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KID Board Seeks to Adopt New Capital Planning and Budgeting Policy

Councilors agreed that the policy is a step in the right direction to help KID establish capital plans and increase capital funding for approved capital commitments relevant to municipal service delivery, but said that it still needed to be fine-tuned before it could go to first, second and third reading.

KANANASKIS COUNTRY – A draft Capital Planning and Budgeting Policy that will help guide council decision-making on capital projects for the Kananaskis Improvement District (KID) will not be adopted until the establishment of the 2023 budget of the municipality.

Councilors agreed that the policy is a step in the right direction to help KID establish capital plans and increase capital funding for approved capital commitments relevant to municipal service delivery, but said that it still needed to be fine-tuned before it could go to first, second and third reading.

In the meantime, budget discussions are expected to begin in early December.

“Ideally it would have been done six or nine months ago – it wasn’t. So it’s not going to be a perfect orientation to our capital [budget] decisions,” said Chair Melanie Gnyp, a member of the KID Budget and Audit Committee at the November 8 board meeting.

“We always wanted to introduce it to let you know where it was going and start shaping this environment that we should think about. But that’s still ongoing in terms of developing a more solid document, with all the pieces together. .”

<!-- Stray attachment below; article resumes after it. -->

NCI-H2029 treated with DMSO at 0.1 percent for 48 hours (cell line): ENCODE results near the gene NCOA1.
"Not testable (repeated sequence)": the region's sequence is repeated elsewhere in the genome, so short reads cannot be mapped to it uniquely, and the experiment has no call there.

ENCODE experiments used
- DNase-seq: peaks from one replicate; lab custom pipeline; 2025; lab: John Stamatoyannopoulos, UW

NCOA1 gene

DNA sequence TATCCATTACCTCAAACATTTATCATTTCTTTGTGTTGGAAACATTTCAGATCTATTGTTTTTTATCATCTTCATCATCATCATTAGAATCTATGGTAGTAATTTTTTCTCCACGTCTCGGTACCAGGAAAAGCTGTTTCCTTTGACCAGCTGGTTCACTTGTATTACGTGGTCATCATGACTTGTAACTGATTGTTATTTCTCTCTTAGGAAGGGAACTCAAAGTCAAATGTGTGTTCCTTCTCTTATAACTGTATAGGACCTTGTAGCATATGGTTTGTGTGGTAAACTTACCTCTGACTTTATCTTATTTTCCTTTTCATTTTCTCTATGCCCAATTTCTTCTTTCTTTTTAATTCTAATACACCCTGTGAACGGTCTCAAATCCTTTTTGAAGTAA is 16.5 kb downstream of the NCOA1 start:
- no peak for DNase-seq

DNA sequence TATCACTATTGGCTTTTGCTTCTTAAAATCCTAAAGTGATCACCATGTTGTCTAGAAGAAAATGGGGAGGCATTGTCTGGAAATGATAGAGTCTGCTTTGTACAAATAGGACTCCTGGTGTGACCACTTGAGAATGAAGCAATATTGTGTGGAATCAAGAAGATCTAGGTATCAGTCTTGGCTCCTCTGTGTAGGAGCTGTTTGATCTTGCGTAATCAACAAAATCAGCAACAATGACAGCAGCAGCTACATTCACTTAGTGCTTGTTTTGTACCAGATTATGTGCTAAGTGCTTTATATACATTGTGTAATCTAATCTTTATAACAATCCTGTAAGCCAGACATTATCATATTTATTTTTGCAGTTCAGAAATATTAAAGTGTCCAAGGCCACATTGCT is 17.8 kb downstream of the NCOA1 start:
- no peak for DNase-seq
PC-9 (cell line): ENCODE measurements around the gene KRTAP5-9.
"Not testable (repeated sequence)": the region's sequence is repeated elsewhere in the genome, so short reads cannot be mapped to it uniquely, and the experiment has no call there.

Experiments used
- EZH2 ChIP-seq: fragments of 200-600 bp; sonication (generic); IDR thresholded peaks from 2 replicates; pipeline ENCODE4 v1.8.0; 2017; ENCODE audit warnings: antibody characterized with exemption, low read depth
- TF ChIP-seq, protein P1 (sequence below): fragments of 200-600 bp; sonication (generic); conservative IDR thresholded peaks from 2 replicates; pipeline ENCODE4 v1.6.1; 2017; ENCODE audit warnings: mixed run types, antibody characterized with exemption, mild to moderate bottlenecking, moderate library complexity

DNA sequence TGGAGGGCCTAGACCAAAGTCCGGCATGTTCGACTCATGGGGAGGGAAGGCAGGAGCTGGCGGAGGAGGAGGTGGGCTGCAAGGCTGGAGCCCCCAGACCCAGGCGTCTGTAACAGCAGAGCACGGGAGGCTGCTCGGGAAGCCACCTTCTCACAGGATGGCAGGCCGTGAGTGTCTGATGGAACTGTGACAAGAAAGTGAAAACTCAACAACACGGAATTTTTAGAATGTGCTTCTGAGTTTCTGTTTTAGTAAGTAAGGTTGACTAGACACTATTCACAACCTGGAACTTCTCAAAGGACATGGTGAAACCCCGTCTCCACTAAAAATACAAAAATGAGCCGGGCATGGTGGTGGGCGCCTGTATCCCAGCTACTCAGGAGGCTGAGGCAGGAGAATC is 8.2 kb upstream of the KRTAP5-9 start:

The policy aims to ensure board confidence in capital expenditures from reserves, grants and other capital expenditures through a standardized, flexible and rigorous decision-making process.

Following Board deliberations on the 2021 Capital Budget, the Budget and Audit Committee requested the development of the Capital Planning and Budgeting Policy.

“Historically, our budgeting and capital planning has been quite straightforward with a focus on the protective and emergency services sector, but more recently – over the last year or so – we are exploring and expanding new opportunities capital investment,” Gnyp said. “This adds complexity and the potential for competing priorities for investment dollars and administrative capacity.

“Having a policy that guides the decision based on a formal consultation agreement process and understanding responsibilities and accountabilities will hopefully streamline capital budgeting and help also to provide a level playing field for proposals.”